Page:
Wireless routers are wonderful devices. For under $50, you get an embedded Linux system with at least a network port (or five), and maybe one or two serial ports. Lately, more and more routers have also included USB ports, which opens up a whole range of possibilities, like cheap IP cameras (but that’s for another day) or NAS devices.
Today’s story starts a month or so ago, when my mom was blaring iTunes across the house, from her computer speakers, so she could hear her music in the kitchen. The radios in the two adjacent rooms worked well enough, but I hadn’t thought to put in audio tie lines to computer locations when I pulled CAT 5. Whoops. I decided that fixing this would make a good Christmas gift.
Previously, I had installed an Asus WL-520gU wireless router (with the aforementioned USB port) in the basement under the living room, where one radio was installed. Years ago, we’d run a tie line to the bigger stereo across the house so the radio could play back CD music. (Apparently, CD players were expensive back then.) This tie line happened to run right by the router’s location, so I could avoid pulling new cable through the walls.
I picked up a Turtle Beach Audio Advantage Micro 2 USB adapter for a modest sum from Newegg, and compiled OpenWRT trunk for the router, making sure to include inetd, alsa-utils, and the relevant kernel modules. I’d like to say that this went without a hitch; while most problems were easy to solve, things didn’t go 100% smoothly. First, the aplay program wouldn’t run because the build system didn’t recognize that it depended on librt being installed. The router also got very angry at OpenWRT’s default choice of microcode for the wireless adapter. This was easy enough to fix once I knew what the problem was, but the only symptom was mysterious crashes whenever WiFi was turned on. (Reading all the way to the end of the OpenWRT wiki page the first time around might have saved me the headache…) Considering that OpenWRT got me from zero to a mostly-working, custom-built flash image in about half an hour, these complaints seem minor.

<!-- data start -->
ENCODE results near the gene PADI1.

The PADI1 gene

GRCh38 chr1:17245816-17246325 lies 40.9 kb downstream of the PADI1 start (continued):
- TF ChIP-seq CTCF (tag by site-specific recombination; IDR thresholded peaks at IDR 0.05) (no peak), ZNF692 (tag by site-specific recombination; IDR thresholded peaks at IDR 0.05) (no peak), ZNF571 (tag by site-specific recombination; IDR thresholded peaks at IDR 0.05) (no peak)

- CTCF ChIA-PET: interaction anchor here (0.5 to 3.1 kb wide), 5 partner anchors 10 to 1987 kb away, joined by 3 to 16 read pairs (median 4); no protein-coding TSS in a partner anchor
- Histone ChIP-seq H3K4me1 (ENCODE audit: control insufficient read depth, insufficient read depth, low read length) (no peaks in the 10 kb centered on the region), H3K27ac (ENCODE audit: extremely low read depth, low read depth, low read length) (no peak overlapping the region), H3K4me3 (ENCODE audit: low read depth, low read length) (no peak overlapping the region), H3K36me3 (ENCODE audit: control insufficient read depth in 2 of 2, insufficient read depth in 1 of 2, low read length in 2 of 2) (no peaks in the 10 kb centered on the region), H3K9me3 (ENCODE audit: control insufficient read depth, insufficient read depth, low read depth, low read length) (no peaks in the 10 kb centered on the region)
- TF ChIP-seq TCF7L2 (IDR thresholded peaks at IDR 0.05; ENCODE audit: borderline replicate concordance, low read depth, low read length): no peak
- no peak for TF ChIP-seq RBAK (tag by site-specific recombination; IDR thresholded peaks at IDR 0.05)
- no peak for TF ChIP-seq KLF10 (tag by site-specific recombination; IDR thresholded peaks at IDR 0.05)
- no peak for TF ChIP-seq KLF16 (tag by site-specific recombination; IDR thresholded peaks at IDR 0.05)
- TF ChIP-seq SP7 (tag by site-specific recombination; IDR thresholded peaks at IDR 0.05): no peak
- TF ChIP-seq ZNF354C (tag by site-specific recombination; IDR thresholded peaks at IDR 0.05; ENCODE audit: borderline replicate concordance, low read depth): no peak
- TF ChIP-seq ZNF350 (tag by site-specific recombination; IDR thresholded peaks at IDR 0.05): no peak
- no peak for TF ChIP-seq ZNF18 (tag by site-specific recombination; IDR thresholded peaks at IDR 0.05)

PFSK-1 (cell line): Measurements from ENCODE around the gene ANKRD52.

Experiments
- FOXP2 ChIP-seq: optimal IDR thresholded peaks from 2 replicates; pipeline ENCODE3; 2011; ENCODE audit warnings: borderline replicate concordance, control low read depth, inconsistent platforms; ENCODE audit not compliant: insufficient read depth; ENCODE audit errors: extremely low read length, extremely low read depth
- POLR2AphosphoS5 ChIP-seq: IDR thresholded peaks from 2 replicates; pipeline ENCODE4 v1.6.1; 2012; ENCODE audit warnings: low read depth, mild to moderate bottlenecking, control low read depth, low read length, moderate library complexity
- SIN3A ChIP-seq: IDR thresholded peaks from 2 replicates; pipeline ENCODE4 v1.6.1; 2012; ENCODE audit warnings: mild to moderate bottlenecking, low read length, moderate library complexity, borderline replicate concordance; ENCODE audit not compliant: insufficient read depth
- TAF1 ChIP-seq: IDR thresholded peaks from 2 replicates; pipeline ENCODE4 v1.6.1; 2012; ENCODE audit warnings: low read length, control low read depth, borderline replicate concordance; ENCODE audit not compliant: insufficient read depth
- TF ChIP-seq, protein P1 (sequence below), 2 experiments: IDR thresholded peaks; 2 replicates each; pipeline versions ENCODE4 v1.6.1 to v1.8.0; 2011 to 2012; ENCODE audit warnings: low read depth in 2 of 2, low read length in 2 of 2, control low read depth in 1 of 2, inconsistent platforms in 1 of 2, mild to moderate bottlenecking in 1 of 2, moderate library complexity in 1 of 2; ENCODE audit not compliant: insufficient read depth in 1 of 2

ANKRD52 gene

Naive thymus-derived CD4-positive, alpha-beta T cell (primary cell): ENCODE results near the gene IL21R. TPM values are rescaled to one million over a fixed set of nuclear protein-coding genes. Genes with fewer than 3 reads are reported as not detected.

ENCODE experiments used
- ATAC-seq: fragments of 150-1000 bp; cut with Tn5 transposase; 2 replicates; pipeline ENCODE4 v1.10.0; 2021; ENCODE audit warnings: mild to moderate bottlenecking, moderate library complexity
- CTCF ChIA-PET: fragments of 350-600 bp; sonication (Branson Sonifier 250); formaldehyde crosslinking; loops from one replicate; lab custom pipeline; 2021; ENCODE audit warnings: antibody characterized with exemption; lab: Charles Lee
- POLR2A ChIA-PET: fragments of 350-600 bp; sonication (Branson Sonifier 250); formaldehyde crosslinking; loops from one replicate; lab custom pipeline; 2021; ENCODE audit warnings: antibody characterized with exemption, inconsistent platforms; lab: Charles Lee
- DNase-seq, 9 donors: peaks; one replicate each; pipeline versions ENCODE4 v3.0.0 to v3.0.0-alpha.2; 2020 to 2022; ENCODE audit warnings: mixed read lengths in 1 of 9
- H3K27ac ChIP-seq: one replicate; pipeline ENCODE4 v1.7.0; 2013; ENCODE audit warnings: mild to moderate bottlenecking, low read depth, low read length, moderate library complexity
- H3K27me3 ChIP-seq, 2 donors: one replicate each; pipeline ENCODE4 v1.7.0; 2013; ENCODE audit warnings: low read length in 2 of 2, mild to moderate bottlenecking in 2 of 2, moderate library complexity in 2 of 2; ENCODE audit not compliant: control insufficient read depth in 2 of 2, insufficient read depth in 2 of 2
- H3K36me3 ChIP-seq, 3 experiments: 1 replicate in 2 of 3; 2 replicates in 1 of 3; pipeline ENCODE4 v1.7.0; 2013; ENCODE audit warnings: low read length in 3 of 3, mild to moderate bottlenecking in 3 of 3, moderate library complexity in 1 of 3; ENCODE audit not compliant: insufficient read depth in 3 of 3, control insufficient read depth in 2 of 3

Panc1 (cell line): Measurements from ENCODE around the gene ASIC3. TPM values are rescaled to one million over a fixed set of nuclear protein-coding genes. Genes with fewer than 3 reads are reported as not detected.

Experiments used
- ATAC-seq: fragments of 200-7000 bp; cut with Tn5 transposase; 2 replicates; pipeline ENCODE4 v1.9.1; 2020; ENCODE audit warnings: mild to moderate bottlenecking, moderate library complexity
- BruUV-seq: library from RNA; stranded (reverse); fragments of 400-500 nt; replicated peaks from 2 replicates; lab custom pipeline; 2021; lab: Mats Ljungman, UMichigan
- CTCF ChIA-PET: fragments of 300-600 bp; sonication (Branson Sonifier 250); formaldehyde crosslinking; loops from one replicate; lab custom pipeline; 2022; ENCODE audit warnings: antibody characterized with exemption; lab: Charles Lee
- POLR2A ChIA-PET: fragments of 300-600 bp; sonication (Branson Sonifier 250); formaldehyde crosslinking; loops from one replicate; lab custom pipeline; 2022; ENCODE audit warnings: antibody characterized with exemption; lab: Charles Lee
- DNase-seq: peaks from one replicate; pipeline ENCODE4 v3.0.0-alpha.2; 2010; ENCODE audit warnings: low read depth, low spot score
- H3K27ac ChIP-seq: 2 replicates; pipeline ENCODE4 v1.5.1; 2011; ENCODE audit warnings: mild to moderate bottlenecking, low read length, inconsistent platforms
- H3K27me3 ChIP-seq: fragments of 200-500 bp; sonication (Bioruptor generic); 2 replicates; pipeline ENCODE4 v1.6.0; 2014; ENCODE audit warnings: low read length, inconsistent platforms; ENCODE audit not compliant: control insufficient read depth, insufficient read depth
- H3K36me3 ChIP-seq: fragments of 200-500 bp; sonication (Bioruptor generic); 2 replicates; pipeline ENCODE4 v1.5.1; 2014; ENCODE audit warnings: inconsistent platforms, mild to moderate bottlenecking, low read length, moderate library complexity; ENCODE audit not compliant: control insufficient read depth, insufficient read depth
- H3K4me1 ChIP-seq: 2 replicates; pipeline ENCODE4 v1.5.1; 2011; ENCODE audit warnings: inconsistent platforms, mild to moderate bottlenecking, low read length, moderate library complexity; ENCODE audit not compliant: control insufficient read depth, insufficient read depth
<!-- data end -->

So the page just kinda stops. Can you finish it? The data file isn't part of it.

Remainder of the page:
On the Mac side of things, I knew that Soundflower would allow looping the audio from iTunes back to another process where it could be recorded; from there, getting it to the router was straightforward.
On the router, I created an inetd.conf like this, and a corresponding /etc/services entry, to take in raw 44.1kHz PCM data on TCP port 12347:
audio-stream stream tcp nowait root /usr/bin/aplay aplay -D front:CARD=Device,DEV=0 -r 44100 -c 2 -f s16_le
On the Mac, I used MacPorts to install esound, then did:
esd & esdrec | nc 192.168.xxx.yyy 12347
from a terminal window. Route sound output to Soundflower instead of the onboard speaker, fire up iTunes and away I go? Not so fast, my left channel has nothing on it! Fired up alsamixer on the router and everything looked fine, so I plugged the USB dongle into my laptop. Same problem there, but it went away after I bumped the levels up and down a bit in alsamixer and added that “-D xxx” switch to aplay. Not sure why this was a problem but at least the fix was easy. Wrap up the shell commands in something easily clickable, and it’s good to go, networked iTunes streaming without having to buy an AirPort Express (or make it play nice with the existing network…)